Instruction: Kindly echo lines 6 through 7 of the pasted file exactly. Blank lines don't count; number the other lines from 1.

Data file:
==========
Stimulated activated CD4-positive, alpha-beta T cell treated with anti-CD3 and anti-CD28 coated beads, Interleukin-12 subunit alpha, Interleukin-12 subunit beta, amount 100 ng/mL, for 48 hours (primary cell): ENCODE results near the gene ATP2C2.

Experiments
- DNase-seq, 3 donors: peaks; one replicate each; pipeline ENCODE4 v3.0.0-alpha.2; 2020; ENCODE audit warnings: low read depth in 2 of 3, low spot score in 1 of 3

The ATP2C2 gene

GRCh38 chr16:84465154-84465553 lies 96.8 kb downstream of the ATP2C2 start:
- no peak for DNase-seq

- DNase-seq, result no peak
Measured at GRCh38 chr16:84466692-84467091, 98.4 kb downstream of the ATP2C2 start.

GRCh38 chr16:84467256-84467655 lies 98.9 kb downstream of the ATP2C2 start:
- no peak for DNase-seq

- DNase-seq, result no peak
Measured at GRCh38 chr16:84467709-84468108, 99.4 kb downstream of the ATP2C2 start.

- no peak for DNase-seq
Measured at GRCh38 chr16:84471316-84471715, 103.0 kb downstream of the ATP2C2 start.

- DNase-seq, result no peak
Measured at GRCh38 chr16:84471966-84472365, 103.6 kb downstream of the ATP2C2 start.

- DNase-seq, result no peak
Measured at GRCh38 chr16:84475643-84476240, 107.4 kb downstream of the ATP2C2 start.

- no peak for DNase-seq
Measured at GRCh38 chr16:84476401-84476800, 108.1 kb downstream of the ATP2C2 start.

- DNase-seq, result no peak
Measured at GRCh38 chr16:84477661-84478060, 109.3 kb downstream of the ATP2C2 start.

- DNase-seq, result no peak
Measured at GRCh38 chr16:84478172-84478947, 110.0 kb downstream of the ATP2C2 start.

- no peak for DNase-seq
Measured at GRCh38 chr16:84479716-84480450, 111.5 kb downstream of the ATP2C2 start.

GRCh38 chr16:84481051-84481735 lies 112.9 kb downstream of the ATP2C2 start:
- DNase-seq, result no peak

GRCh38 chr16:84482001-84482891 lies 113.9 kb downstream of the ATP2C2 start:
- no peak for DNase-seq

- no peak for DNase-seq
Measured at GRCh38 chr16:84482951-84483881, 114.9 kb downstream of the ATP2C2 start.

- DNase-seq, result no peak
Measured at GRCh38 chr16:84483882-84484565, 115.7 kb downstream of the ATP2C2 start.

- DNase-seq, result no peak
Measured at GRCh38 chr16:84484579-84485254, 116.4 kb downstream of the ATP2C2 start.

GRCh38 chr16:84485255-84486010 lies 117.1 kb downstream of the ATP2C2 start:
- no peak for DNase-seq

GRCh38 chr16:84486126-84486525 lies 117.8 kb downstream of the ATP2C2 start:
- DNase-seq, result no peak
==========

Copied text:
- no peak for DNase-seq

- DNase-seq, result no peak